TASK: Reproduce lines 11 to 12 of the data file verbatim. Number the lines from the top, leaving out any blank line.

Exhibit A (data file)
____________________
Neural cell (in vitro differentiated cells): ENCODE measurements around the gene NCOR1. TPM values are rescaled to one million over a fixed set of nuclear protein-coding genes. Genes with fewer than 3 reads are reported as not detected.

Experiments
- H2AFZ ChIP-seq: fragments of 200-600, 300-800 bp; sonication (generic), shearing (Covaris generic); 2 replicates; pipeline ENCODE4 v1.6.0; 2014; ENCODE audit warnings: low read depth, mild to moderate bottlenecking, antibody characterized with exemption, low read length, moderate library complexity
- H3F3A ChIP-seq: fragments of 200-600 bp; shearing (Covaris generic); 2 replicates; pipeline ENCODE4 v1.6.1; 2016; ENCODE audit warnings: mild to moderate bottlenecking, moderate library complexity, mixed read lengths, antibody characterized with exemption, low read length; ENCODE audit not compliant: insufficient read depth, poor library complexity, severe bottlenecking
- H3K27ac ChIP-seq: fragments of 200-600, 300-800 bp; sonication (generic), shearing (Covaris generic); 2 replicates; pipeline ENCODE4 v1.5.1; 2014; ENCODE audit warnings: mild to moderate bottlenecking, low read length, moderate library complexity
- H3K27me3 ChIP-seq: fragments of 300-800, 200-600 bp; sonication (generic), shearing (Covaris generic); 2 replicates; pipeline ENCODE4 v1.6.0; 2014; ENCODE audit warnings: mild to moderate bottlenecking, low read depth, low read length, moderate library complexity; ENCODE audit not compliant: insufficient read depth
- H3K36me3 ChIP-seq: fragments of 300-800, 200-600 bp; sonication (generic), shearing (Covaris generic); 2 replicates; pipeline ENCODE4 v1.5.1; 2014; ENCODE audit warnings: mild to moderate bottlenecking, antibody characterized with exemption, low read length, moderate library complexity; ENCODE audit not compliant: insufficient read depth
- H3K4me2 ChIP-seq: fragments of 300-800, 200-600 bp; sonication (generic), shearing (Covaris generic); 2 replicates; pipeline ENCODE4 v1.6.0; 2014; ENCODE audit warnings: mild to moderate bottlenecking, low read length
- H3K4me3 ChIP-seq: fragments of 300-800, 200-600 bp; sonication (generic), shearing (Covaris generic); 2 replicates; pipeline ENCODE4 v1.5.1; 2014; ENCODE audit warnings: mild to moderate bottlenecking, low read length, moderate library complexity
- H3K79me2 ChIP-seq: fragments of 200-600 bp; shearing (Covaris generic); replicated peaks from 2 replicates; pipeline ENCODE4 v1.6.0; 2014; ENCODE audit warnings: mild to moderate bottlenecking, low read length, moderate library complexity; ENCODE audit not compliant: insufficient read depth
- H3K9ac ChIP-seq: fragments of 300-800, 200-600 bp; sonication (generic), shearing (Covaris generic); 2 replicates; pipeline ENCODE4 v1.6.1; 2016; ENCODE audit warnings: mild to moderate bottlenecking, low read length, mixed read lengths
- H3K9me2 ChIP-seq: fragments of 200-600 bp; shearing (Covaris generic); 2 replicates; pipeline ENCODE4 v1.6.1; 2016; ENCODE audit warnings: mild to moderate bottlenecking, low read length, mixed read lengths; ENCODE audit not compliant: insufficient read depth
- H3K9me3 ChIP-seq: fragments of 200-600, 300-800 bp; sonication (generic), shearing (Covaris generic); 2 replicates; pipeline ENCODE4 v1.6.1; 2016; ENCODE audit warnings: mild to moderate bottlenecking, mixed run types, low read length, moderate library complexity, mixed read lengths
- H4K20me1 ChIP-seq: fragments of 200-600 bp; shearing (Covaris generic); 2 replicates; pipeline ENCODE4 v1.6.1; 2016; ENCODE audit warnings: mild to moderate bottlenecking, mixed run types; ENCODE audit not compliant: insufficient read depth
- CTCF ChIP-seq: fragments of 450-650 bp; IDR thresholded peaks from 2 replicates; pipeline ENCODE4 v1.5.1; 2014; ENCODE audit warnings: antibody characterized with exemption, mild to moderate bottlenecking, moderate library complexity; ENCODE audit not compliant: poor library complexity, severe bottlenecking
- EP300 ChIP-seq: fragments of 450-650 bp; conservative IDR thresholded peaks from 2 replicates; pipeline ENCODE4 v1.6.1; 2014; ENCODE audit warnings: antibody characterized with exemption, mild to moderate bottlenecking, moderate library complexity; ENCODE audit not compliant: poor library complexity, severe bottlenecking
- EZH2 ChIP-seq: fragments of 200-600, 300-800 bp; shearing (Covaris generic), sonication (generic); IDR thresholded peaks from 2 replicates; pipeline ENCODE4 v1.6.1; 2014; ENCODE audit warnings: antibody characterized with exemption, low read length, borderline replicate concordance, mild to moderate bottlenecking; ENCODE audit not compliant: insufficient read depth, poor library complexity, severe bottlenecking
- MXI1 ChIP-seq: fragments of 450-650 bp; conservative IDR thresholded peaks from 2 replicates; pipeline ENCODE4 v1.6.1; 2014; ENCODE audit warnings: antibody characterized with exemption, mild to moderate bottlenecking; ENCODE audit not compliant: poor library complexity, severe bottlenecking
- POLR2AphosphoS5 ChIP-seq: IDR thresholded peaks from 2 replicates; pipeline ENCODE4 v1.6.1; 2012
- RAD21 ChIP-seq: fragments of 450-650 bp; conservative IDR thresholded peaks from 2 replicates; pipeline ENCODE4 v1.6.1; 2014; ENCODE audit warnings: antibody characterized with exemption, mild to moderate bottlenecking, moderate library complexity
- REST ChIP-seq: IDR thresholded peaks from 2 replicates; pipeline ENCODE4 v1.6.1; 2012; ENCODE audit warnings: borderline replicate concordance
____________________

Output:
- H3K9ac ChIP-seq: fragments of 300-800, 200-600 bp; sonication (generic), shearing (Covaris generic); 2 replicates; pipeline ENCODE4 v1.6.1; 2016; ENCODE audit warnings: mild to moderate bottlenecking, low read length, mixed read lengths
- H3K9me2 ChIP-seq: fragments of 200-600 bp; shearing (Covaris generic); 2 replicates; pipeline ENCODE4 v1.6.1; 2016; ENCODE audit warnings: mild to moderate bottlenecking, low read length, mixed read lengths; ENCODE audit not compliant: insufficient read depth